The proposed research will observe, analyse and document the process and outcomes of a broader community-engagement project, the Walking Each Other Home (WEOH) pilot project. Walking Each Other Home (WEOH) is a regional community garden-driven pilot project that will consult with community members about their end-of-life care and support needs. It aims to determine how the community garden space and its volunteer network might actively respond to those needs in an on-going, sustainable way. The consultation centres on three events: a community information exchange gathering; four weaving discussion groups in the garden, in which discussions and weaving activity is based on end-of-life themes; and a garden community workshop that responds artistically and physically to those discussions. WEOH is complemented by this small-scale research projectWEOH: Weaving End of Life Supports into a Community Garden (hereon WEOH: Weaving). WEOH: Weaving aims to decipher and communicate the factors that impact on the Okines Community Gardens capacity to provide end-of-life support. Ultimately, this research project aims to assist other gardens and similar community-based volunteer organisations when planning their involvement in end-of-life support.The research methodology is informed by principles of participatory action research (PAR). It also adopts the theoretical view of qualitative research as a performative process, and thus influential on the outcomes. The researcher is a community member, and the design comprises participant observation of the pilot project events and follow-up semi-structured interviews with consultation participants. These methods are augmented by a systematic literature review.Thematic analysis will be employedcodes and themes will be discussed with the WEOH project team. Findings will be provided to the community members in the form of a plain language document, which tells the story of the project and highlights the learnings. In addition, an academic paper drawing on the findings and literature review will be published in the peer-reviewed Journal of Palliative Care. Both documents will make a significant contribution to the current research on community palliative care, community gardens and volunteer palliative care.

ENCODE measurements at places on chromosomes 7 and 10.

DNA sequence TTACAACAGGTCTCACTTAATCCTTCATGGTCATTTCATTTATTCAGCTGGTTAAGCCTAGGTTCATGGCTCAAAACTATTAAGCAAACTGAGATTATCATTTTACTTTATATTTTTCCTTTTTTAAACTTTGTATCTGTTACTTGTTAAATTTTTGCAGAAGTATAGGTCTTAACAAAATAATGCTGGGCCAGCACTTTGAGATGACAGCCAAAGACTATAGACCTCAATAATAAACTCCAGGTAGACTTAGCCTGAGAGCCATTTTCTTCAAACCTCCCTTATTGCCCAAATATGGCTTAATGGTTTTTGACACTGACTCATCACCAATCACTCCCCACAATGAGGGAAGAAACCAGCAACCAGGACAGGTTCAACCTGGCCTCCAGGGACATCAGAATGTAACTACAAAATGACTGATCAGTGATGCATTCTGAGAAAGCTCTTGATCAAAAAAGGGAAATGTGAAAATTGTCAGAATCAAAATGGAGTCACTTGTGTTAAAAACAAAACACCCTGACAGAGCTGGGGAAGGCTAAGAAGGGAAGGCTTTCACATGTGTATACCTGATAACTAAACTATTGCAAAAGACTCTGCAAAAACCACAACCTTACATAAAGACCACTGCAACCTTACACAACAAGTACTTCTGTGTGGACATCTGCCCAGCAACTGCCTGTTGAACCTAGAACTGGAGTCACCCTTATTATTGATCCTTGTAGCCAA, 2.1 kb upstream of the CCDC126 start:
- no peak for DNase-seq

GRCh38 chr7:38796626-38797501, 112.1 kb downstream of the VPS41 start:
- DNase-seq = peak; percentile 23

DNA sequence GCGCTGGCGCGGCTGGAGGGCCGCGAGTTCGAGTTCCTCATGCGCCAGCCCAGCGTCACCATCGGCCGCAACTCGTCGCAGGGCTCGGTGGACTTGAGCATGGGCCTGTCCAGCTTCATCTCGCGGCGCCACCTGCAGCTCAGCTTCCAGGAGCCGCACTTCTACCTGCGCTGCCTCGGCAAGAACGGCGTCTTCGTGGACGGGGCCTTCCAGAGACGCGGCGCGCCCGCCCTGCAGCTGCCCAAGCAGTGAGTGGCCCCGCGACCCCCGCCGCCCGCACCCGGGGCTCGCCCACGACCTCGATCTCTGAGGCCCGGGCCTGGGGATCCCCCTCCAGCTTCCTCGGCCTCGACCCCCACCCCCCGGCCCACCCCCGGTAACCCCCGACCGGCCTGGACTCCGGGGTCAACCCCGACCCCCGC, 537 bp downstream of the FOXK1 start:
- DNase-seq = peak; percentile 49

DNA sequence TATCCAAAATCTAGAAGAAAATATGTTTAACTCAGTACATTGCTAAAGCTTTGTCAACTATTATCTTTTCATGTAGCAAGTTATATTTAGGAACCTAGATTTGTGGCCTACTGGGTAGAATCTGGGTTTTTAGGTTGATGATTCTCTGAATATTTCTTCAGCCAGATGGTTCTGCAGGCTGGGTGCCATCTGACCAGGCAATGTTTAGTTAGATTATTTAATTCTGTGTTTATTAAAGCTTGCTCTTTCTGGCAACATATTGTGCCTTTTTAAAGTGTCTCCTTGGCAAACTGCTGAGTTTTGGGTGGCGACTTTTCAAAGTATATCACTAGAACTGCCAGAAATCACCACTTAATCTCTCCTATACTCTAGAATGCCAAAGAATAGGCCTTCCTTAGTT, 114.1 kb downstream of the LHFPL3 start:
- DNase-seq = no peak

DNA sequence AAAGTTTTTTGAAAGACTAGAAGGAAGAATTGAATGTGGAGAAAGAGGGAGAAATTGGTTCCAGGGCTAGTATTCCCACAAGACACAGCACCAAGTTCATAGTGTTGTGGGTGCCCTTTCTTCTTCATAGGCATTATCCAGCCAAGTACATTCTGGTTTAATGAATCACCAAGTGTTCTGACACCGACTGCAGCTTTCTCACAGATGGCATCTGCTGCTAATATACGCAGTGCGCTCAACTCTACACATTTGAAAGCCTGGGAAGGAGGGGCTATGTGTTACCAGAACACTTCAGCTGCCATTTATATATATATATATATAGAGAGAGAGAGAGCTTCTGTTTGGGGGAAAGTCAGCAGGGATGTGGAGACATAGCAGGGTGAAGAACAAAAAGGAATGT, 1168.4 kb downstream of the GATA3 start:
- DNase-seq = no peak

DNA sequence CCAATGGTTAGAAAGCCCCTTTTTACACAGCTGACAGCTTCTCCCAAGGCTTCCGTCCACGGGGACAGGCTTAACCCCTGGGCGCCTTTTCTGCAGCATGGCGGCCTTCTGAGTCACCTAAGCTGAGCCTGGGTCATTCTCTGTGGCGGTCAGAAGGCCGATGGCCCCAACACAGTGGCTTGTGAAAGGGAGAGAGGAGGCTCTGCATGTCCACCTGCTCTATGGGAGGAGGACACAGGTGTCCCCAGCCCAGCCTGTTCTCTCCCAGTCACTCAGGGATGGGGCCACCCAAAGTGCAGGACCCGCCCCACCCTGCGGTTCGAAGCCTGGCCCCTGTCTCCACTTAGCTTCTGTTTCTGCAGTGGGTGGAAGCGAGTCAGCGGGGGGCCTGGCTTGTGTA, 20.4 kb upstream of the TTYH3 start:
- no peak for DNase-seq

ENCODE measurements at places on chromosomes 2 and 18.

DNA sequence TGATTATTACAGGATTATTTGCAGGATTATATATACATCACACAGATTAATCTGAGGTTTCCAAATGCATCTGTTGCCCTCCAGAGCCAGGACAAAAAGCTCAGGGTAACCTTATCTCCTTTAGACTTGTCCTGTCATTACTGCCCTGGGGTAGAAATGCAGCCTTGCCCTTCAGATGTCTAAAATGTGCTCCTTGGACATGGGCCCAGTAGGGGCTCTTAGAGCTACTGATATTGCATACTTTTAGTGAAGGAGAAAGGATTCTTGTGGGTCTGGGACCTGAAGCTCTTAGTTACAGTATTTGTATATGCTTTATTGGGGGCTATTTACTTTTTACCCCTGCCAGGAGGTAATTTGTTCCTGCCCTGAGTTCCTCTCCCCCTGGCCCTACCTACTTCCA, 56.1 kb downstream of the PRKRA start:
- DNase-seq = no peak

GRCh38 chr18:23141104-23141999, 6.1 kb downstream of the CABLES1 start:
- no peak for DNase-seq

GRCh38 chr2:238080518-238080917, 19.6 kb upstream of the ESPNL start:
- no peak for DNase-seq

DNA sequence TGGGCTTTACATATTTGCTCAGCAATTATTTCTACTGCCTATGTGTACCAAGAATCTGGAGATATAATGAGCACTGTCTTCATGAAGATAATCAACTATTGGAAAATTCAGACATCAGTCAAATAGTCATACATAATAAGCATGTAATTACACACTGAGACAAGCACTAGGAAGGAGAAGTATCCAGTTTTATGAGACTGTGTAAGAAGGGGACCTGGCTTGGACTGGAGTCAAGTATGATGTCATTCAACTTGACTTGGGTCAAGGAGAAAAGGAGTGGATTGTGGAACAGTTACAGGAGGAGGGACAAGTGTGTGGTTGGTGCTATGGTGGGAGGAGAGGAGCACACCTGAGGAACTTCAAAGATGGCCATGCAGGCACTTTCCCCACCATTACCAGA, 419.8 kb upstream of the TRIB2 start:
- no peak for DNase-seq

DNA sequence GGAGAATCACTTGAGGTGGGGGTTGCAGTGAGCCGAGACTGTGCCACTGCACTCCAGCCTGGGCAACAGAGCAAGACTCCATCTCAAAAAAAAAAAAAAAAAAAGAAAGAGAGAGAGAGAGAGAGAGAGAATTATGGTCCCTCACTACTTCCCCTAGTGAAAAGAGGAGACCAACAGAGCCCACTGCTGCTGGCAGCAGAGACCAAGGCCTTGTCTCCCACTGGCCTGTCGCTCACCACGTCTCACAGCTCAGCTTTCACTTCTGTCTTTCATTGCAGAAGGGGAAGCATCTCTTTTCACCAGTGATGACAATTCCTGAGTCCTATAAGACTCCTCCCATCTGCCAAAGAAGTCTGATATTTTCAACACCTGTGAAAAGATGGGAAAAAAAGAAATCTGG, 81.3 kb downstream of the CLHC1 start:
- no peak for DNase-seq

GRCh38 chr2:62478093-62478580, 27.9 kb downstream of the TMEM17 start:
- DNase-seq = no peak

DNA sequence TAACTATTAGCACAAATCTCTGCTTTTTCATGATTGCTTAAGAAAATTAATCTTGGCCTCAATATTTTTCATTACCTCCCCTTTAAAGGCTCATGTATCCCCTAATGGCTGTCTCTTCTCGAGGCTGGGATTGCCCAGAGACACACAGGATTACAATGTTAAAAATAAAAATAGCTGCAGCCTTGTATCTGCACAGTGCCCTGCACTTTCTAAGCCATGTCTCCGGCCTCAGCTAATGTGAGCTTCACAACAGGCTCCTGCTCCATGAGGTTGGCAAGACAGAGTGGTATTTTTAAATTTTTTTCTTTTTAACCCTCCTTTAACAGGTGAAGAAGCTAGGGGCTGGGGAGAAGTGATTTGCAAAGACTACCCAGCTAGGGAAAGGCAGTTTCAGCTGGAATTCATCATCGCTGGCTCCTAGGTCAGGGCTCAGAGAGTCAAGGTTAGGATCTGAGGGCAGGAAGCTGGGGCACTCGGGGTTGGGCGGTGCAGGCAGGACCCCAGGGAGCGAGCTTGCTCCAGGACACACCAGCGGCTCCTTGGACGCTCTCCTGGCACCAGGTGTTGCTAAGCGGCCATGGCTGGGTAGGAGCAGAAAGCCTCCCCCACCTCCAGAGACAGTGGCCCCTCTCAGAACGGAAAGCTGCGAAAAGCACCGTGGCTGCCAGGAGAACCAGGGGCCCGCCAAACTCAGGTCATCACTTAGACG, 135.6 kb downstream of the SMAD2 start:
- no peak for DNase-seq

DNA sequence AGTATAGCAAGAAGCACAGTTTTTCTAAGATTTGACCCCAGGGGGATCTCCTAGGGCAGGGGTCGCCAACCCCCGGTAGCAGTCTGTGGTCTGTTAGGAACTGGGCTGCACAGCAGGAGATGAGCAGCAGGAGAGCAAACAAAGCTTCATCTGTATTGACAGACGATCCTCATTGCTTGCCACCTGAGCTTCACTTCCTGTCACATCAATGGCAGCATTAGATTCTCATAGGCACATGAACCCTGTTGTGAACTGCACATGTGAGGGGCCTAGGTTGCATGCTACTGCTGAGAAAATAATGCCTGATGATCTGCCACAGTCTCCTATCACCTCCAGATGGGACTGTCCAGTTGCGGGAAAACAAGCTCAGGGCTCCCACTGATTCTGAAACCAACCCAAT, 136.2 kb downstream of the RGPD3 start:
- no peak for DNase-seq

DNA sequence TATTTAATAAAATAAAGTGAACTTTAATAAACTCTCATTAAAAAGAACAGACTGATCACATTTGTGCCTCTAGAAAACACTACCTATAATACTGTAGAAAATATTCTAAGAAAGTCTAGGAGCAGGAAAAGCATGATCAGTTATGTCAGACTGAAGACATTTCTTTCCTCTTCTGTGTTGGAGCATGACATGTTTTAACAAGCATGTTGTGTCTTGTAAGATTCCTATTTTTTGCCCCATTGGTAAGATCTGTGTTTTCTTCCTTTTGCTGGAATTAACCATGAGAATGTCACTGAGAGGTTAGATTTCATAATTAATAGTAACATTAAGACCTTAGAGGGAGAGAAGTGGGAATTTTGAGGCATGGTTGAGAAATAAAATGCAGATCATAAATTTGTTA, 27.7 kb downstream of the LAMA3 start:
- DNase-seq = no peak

Funding
Okines Community House ($2,490)
Scheme
Contract Research
Administered By
University of Tasmania
Research Team
Marsh P
Year
2015

Pauline is interested in supervising HDR candidates with an interest in community-based health care and social support. She is well-placed to support candidates researching community gardens, neighbourhood houses, the application of third place theory, rural workforce issues, and the creative arts and health.